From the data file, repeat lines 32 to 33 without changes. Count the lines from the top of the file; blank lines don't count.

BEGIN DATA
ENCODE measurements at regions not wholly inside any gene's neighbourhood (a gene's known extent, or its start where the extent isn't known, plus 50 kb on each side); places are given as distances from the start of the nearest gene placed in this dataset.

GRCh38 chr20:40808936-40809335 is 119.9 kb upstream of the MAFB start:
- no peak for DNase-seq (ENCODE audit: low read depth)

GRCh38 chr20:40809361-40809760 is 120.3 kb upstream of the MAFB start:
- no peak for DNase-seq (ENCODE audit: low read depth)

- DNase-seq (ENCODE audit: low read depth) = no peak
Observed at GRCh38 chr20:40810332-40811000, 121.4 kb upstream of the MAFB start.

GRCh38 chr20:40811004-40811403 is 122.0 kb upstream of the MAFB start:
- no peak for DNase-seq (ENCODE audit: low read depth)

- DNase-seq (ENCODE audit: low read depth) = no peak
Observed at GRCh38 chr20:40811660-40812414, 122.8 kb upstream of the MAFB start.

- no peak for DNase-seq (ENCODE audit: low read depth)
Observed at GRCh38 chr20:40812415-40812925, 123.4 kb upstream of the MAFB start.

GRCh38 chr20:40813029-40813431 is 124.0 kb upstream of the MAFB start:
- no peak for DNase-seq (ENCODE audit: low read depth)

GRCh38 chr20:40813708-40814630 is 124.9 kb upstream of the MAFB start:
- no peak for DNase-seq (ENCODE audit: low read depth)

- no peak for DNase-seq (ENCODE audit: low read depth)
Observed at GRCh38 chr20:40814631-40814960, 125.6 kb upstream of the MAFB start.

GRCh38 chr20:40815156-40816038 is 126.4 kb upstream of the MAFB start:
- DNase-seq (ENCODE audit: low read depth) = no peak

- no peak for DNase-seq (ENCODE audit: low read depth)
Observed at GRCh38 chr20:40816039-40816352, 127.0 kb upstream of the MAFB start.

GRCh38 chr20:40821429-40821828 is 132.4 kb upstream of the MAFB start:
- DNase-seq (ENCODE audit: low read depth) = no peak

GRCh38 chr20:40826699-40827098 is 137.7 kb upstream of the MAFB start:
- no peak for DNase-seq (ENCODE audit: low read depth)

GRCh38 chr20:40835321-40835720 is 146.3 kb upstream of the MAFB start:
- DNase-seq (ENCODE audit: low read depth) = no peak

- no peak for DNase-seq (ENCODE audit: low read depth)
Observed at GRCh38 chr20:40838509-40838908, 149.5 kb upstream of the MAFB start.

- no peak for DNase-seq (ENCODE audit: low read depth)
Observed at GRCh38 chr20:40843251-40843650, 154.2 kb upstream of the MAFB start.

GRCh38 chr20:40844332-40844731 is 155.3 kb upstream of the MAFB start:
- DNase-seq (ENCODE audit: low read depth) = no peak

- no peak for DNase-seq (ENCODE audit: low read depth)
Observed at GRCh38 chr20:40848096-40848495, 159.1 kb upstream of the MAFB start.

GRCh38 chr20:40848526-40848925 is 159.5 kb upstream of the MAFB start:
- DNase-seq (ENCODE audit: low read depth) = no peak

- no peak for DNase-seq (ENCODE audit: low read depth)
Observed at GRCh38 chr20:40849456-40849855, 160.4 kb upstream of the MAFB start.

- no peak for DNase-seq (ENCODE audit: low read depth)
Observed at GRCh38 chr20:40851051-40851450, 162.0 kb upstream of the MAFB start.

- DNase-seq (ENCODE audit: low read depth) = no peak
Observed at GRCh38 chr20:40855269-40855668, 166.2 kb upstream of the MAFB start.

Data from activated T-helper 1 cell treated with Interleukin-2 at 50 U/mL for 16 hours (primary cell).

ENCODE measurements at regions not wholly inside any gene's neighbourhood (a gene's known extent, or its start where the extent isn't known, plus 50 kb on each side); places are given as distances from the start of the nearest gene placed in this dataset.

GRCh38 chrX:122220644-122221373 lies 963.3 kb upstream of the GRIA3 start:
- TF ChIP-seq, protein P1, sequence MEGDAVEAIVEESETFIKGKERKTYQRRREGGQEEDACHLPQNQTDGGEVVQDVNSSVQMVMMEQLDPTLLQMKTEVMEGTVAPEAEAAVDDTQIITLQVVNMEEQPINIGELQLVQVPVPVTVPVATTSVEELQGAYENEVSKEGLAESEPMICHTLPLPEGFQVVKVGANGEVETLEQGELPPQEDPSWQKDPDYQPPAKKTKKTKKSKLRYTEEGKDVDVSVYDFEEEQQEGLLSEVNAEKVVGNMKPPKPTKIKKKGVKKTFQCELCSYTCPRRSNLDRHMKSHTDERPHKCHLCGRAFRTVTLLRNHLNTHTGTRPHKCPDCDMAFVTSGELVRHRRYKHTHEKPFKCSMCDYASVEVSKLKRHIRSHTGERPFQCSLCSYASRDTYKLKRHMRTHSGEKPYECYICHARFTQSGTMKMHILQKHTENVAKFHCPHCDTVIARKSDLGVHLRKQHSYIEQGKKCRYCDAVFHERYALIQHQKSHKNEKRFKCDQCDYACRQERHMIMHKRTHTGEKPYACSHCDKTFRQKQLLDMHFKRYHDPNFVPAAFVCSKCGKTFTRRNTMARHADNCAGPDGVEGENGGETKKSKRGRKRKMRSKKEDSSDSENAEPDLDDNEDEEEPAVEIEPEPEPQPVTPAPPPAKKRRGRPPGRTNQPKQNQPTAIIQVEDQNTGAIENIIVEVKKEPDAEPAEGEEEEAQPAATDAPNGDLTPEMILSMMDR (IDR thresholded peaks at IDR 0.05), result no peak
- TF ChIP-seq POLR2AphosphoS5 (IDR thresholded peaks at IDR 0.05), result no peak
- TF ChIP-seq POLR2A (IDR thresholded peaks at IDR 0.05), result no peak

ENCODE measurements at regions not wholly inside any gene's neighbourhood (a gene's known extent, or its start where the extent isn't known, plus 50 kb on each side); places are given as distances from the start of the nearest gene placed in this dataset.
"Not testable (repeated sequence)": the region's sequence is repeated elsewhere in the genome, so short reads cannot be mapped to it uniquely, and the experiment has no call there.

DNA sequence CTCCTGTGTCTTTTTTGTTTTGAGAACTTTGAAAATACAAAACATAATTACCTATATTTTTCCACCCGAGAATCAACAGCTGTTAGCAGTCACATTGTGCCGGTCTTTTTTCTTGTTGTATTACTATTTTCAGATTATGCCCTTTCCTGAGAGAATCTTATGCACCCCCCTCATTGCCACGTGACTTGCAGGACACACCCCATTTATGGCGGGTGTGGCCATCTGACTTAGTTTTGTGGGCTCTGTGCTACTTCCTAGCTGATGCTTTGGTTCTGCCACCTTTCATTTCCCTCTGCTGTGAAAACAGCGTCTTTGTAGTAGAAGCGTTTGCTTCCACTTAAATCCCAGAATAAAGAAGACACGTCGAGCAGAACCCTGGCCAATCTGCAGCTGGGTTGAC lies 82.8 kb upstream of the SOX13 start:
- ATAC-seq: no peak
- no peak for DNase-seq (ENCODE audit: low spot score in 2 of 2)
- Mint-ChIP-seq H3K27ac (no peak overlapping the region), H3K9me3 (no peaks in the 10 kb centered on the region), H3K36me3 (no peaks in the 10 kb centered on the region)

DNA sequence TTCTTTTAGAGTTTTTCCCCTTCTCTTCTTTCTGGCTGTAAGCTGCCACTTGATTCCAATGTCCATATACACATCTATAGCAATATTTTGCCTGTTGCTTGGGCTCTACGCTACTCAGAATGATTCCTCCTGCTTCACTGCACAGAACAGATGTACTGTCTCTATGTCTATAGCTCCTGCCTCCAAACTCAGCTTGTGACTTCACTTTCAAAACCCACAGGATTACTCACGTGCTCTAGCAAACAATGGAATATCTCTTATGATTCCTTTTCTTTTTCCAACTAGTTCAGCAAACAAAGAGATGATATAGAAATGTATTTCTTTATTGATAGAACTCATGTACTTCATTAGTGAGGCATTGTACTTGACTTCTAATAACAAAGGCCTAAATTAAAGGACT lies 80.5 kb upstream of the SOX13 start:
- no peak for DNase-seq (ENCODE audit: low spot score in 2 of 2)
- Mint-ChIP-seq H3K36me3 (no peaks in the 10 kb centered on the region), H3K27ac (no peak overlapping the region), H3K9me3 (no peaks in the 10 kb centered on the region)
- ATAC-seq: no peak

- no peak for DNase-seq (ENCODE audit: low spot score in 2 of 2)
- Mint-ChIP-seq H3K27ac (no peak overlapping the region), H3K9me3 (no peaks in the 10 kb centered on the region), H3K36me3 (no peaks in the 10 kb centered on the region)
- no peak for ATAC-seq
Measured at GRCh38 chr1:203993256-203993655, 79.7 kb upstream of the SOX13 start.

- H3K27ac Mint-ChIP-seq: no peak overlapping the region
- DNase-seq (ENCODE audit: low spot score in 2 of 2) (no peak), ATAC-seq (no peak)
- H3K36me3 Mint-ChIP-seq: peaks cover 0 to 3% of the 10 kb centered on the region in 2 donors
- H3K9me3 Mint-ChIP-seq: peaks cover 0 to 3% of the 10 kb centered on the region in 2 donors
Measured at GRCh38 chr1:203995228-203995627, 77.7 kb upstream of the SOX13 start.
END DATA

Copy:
- no peak for DNase-seq (ENCODE audit: low read depth)
Observed at GRCh38 chr20:40843251-40843650, 154.2 kb upstream of the MAFB start.